Deep inside the diffuse haze of gas and dust that surround the smallest galaxies, dark matter could be clumping into cold droplets called 'Bose stars'.
Of course, we don't even know what the mysterious dark matter is, let alone have evidence of invisible 'stars'. But if current assumptions pan out, a new mathematical model suggests dark matter might have some strange interactions.
The model was proposed by a team of Russian physicists who considered the way hypothetical particles of dark matter might aggregate in the smallest of galactic halos.
"In our work, we simulated the motion of a quantum gas of light, gravitationally interacting dark matter particles," says physicist Dmitry Levkovfrom the Institute for Nuclear Research of the Russian Academy of Sciences.
Around 80 percent of the mass in the Universe is made of something we can't seem to detect. Whatever it is, it doesn't interact with normal matter through the usual channels, such as by exchanging photons via the electromagnetic field.
The only sign of its presence is the added oomph it adds to the clumping of galaxies. Still, that's no small thing – this unseen gravitational tax has already been mapped out in detail, providing us with key information on its nature.
Thanks to its clear affinity for galaxies, we can assume the speed of the stuff making up dark matter isn't fast enough to shoot off into the voids of space. It has to be relatively slow moving.
One candidate for this sluggish dark matter is a hypothetical particle called an axion. They're a type of boson – not unlike the photon – that was proposed as a solution for another perplexing paradox in quantum physics.
Another option is fuzzy dark matter. It's yet another type of boson, invented as a solution to a dilemma in astrophysics concerning the distribution of dark matter in galactic haloes.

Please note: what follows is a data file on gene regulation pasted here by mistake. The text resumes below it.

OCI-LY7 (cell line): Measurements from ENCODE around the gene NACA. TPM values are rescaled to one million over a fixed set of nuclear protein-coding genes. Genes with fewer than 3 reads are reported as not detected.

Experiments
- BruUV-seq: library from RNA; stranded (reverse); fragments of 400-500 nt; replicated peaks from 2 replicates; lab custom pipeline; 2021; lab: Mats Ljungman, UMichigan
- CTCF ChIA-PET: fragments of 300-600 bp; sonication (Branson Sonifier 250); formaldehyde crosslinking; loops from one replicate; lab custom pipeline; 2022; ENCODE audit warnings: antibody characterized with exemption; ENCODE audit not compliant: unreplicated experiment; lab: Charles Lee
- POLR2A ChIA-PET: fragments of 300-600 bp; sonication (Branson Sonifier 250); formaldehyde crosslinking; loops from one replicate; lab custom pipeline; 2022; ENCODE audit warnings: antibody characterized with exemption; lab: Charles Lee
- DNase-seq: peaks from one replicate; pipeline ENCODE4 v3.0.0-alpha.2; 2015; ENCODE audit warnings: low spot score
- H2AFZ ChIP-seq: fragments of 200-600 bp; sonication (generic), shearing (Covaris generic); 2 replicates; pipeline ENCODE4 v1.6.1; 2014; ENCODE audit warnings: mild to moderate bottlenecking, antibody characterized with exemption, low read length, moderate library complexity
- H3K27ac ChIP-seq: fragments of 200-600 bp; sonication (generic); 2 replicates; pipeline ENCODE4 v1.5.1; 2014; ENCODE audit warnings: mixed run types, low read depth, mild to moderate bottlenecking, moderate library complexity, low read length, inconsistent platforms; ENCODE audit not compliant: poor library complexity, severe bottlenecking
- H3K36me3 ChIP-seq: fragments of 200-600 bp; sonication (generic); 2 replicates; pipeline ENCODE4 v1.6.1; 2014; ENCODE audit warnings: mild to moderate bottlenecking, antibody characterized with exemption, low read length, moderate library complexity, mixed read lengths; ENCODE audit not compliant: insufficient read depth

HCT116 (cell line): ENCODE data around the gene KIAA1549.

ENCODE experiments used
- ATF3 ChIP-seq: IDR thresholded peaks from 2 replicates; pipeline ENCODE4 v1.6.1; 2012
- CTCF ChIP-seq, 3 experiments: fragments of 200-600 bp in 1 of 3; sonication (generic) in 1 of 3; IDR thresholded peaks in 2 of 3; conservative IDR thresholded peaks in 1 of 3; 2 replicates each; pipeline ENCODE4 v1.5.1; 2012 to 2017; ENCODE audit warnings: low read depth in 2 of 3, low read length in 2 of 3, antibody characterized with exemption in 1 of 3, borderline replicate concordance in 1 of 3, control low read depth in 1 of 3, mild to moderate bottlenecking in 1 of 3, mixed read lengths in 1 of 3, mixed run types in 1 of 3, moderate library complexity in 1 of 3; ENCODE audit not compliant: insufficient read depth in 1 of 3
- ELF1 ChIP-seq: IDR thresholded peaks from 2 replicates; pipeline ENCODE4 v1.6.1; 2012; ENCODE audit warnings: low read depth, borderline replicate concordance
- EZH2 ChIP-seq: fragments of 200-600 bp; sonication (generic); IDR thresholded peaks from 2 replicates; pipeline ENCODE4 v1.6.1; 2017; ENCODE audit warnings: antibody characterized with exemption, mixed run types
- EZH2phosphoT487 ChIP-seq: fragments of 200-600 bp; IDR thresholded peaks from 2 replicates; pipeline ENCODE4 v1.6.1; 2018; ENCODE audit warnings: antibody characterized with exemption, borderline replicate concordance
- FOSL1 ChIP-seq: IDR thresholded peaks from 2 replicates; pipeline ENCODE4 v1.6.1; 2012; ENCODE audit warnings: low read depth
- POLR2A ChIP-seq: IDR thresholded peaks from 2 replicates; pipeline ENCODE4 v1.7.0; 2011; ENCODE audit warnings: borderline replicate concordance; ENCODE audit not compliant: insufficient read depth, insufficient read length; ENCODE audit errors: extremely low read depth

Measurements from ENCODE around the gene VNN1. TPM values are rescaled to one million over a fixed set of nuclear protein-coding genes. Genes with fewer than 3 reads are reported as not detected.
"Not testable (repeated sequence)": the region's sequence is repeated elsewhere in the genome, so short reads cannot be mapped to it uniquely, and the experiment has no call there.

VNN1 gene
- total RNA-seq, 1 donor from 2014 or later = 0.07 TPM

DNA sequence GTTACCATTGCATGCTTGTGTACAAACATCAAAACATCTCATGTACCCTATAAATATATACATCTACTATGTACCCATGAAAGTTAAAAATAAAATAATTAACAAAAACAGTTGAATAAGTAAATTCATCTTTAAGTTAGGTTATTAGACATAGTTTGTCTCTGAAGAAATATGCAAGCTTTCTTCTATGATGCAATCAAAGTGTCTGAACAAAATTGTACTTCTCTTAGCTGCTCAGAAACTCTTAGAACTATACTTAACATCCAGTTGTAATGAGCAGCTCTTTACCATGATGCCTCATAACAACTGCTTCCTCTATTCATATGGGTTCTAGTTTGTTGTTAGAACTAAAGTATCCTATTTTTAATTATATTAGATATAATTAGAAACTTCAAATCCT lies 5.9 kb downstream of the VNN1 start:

Neither of these bespoke bosons have been shown to exist. But if at least one of them turned out to be real, under some circumstances they could do some interesting things.
The authors claim the model is the first to look at the kinetics of such a dark matter Bose-Einstein condensate actually forming.
Bose-Einstein condensates are the Anonymous rallies of quantum particles. When the temperature drops to just above absolute zero, particles quit mixing and lose their individual identities to look eerily the same.
Previous attempts have stuck to asking what happens when the bosons have already come together, such as in an infant Universe. In this case, they began with a jumble of interacting bosons.
"We started from a virialised state with maximal mixing, which is kind of opposite to the Bose-Einstein condensate," says Levkov.
"After a very long period, 100,000 times longer than the time needed for a particle to cross the simulation volume, the particles spontaneously formed a condensate, which immediately shaped itself into a spherical droplet, a Bose star, under the effect of gravity."
In effect, a cloud of 'dark' bosons becomes the same particle. Not only that, the physicists have worked out this cloud can pull together under gravitational effects to form a globe – a Bose 'star'.
The conditions for these hypothetical objects would need to be fairly specific, such as concentrated in the middle of the relatively small halo surrounding a dwarf galaxy. And even then, while it should take place within the lifetime of the Universe, it would still be a slow process.
These kinds of 'what if?' scenarios might sound a little sci-fi, but they help us improve boundaries on where to hunt for clues on this whole dark matter mystery.
"The next obvious step is to predict the number of the Bose stars in the Universe and calculate their mass in models with light dark matter," says Levkov.
One day we will finally have a grasp on the fundamental nature of this ghostly mass. When we do, we're almost certainly going to find some fascinating new structures hiding in plain view among the stars.
This research was published in Physical Review Letters (and supported by RSF - rscf.ru's note).